Czech party wants to abolish compulsory preschool, former EdMin calls it a cheap gesture
The Civic Democratic Party (ODS) has proposed abolishing compulsory preschool for five-year-olds and would also like to get rid of their legal obligation to accept children as young as two, which according to the current law will be introduced two years from now. The Government will first assess the bill.
If the bill is submitted, legislators will then decide whether to approve it. Czech Education Minister Robert Plaga (for ANO) said he will not object to the bill.
"In the case of a duty for preschools to accept children as of 2020 who are below two years of age I am inclined to open up a debate about whether it is necessary to determine even more obligations for preschool establishers in such a directive fashion," he said. Currently, according to Plaga, almost half of Czech preschools are already attended by children below the age of three.
Introducing the duty to enrol them would, according to Plaga, aid parents with returning more quickly to work after parental leave. "Let's leave it up to the establishers of the preschools and the initiative of the parents, though," he said.
Both innovations were introduced by an amendment to the Education Act that was approved by the previous legislature. "These (proposed) abolitions are just a cheap gesture that will not bring about any results for anybody,". wrote Czech MP Kateřina Valachová (Czech Social Democratic Party - ČSSD), a former Education Minister.
"This will throw parents, children and teachers under the bus," Valachová said. The ODS bill, in her view, does not address any actual problems, such as the question of where parents can enrol a child into preschool, how best to prepare a child to start first grade, and how to improve conditions for teachers.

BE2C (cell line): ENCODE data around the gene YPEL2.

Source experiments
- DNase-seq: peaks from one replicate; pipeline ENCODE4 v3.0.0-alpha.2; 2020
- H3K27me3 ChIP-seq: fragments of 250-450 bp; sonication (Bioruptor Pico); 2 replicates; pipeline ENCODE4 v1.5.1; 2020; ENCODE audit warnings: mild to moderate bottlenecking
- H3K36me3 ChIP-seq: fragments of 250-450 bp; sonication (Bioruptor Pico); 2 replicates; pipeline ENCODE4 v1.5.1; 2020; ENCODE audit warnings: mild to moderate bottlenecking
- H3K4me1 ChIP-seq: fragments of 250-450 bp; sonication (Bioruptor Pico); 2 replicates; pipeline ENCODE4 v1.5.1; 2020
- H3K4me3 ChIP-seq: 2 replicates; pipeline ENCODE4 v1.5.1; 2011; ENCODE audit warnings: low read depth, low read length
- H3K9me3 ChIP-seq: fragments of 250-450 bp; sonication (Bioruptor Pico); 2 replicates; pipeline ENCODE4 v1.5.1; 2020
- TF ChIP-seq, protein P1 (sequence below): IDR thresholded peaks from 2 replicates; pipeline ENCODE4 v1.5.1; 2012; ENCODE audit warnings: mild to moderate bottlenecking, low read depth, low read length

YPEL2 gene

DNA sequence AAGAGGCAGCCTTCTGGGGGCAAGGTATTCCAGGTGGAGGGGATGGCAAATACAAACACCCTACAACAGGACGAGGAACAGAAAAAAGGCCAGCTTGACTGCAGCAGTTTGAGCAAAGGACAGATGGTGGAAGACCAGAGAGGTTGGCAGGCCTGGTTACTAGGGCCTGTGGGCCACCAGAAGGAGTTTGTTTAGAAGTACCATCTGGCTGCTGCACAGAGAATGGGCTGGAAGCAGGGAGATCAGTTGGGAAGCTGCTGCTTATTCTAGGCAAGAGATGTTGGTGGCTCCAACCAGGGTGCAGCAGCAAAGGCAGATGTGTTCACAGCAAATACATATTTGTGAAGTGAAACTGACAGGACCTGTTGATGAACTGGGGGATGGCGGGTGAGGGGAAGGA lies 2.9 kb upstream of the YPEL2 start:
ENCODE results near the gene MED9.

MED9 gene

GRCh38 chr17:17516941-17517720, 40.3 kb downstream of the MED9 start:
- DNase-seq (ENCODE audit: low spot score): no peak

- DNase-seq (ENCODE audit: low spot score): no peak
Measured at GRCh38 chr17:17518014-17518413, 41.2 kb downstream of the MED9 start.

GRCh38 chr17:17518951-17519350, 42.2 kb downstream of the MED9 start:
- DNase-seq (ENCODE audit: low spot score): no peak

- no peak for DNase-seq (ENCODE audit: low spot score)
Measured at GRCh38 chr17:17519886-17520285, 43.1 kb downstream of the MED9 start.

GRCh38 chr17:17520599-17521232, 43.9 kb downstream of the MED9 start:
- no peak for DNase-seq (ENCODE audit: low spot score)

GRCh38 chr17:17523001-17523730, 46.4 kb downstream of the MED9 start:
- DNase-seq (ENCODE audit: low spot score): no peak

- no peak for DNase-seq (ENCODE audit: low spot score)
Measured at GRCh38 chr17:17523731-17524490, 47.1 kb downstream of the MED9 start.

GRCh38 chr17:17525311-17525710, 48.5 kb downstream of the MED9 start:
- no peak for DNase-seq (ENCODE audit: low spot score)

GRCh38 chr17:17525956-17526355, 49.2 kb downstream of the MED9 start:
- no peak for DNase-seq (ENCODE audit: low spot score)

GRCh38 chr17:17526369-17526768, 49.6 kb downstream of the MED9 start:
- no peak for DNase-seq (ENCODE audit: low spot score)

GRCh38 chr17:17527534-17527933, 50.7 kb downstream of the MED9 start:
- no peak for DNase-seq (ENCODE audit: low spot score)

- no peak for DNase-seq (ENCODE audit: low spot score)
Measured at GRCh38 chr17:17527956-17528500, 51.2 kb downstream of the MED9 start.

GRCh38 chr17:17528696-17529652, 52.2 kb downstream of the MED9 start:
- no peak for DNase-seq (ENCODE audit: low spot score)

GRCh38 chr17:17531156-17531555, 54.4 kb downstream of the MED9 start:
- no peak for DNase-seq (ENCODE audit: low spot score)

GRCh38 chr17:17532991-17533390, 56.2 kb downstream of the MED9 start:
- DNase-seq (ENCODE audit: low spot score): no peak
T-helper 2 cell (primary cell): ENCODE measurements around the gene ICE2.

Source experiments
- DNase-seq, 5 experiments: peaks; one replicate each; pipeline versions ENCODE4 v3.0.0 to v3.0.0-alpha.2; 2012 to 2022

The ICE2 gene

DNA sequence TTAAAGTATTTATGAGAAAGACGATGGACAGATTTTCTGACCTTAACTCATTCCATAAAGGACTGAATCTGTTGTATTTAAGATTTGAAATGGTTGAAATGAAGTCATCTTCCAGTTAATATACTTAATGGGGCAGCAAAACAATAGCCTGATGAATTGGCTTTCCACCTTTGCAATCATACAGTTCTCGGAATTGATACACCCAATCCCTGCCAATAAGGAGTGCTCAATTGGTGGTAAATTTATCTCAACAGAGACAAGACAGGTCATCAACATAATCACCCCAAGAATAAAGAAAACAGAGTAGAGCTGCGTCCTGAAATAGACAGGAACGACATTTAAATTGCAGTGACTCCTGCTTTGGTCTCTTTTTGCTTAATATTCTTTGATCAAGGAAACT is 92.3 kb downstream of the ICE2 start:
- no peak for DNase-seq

The former Education Minister said polls show both measures enjoy majority support among the public. Those legislators who submitted the bill, led by the chair of the Education Committee in the lower house, Czech MP Václav Klaus, Jr, allege that the mass presence of two-year-olds would upend preschool education if it were to become state-organized babysitting.
"This will also yield enormous pressure on local budgets, as it could increase the necessary capacity of the preschools by one-fourth," reads the bill's explanatory memorandum, which was also signed by the chair of the STAN movement, Czech MP Petr Gazdík. The authors allege that there is no rational reason to oblige five-year-olds to attend preschool.
The current situation, according to the authors of the bill, is increasing bureaucracy for both parents and preschools and raising costs, which they estimate at CZK 1 billion [EUR 40 million] annually. "The public interest of the amendment now in effect may have been based on the integration of Romani children and their preparation for school attendance, but in that case it is more than enough to use the time-tested so-called preparatory classes," their justification reads.
The bill would also allow public preschools to introduce fees for five-year-olds, who currently access them free of charge. If the principal of a primary school were to decide that a child's compulsory school attendance should be delayed, then he or she could recommend parents educate the child either in a preparatory class at the primary school or in the final year of preschool.
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